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Year : 2019  |  Volume : 5  |  Issue : 1  |  Page : 24-27

Understanding the patterns of technology and internet use for academics by undergraduate medical students in a teaching hospital of North India

Centre for Community Medicine, All India Institute of Medical Sciences, New Delhi, India

Correspondence Address:
Sumit Malhotra
Centre for Community Medicine, All India Institute of Medical Sciences, New Delhi - 110 029
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Source of Support: None, Conflict of Interest: None

DOI: 10.4103/IJCFM.IJCFM_8_19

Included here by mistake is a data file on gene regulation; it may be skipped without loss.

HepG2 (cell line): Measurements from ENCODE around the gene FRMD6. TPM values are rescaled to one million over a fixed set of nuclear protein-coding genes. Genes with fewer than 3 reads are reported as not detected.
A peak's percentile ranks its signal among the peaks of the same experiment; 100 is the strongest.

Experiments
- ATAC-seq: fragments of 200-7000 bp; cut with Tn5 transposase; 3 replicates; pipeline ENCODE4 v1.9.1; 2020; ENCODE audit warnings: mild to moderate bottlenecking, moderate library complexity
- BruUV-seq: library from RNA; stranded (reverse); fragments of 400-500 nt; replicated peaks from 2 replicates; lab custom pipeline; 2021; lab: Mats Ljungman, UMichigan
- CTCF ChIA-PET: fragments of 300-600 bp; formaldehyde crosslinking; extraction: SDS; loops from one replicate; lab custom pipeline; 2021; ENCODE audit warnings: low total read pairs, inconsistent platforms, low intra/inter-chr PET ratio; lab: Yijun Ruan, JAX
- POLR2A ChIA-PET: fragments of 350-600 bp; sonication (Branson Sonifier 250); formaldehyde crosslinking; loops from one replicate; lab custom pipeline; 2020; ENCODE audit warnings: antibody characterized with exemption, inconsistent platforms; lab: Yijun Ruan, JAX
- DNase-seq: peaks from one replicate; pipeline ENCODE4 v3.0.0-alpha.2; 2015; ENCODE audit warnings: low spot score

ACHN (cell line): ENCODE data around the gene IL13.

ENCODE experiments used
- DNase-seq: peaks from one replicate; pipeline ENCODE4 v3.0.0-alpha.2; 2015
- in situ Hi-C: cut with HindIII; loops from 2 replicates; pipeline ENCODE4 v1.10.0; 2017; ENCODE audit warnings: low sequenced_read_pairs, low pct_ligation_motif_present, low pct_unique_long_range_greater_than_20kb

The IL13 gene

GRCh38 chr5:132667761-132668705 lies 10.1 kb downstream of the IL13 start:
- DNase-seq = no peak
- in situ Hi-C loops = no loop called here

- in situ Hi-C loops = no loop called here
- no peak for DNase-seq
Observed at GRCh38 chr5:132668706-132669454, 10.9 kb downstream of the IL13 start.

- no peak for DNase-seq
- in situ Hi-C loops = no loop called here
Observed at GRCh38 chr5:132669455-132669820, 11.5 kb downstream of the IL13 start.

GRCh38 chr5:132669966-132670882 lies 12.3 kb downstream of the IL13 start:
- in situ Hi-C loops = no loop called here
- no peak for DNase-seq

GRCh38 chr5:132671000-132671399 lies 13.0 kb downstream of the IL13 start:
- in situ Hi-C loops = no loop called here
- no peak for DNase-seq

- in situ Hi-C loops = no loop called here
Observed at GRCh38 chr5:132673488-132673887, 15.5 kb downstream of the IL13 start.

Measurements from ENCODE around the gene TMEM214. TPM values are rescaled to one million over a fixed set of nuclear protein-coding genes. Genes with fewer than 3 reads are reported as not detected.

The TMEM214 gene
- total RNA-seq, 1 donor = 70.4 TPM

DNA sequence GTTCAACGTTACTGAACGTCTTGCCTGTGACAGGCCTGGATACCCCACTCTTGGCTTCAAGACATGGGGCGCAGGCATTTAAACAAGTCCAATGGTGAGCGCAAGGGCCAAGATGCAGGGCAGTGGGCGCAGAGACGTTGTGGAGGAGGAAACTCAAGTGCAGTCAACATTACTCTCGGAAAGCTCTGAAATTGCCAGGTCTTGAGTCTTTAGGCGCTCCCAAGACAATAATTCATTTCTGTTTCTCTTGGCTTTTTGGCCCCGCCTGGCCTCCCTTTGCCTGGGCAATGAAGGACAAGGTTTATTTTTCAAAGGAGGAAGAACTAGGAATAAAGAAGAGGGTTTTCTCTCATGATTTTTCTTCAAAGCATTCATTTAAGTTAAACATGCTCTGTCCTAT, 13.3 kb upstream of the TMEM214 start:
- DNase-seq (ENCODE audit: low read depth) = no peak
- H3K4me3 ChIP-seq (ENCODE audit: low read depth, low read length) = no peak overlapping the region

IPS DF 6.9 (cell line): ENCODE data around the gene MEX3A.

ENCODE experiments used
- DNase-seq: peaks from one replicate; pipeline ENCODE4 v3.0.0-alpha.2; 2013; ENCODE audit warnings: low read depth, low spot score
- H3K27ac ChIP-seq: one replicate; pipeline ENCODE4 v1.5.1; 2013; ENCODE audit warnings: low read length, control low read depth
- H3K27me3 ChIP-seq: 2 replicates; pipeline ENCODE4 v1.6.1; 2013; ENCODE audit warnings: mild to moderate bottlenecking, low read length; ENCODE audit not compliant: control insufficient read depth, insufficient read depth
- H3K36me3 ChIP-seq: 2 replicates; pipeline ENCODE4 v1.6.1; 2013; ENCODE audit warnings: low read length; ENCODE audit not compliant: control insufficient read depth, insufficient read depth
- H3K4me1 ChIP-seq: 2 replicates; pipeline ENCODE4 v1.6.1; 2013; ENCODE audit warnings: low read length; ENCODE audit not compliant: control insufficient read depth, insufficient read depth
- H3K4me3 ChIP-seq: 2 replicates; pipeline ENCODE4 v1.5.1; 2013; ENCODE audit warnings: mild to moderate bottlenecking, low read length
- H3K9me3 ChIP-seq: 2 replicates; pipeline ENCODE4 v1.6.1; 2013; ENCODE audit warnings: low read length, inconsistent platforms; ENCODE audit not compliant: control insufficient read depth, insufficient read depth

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Background: E-learning or computer-based learning has been incorporated into medical education in many countries. Readiness to utilize this medium merits exploration in the Indian context. Therefore, we aimed at assessing the current patterns of technology and internet use by undergraduate medical students in a tertiary care teaching hospital, focusing on their use for academics and their views on e-learning. Materials and Methods: This cross-sectional study was conducted using a self-administered questionnaire among undergraduate medical students in the first 4 years of the study. The data generated were entered into Microsoft Excel and analyzed using SPSS version 22. Descriptive analysis and comparison of proportions were done using Chi-square test. Results: A total of 212 students responded, with a mean (±standard deviation) age of 20 years (±1.54) and 70.3% of males. There was universal access to technological devices with complete internet access. Internet was used primarily for entertainment (99.1%) and WhatsApp (97.2%), with 86.8% use in academics. Most students accessed the internet multiple times each day. Majority of the students (90.6%) used social networking sites and were open to using it for academics. Reliability of the material found online was a concern (83.5%), and most (63.2%) were interested in further training. Only a quarter of the students had utilized medical e-learning material online, and a majority (77.4%) were willing to incorporate it into the curriculum feeling that it would benefit them (64.6%). Conclusions: Incorporating e-learning tools into the medical curriculum needs to be considered for undergraduate medical studies, owing to its availability and readiness for utilization.

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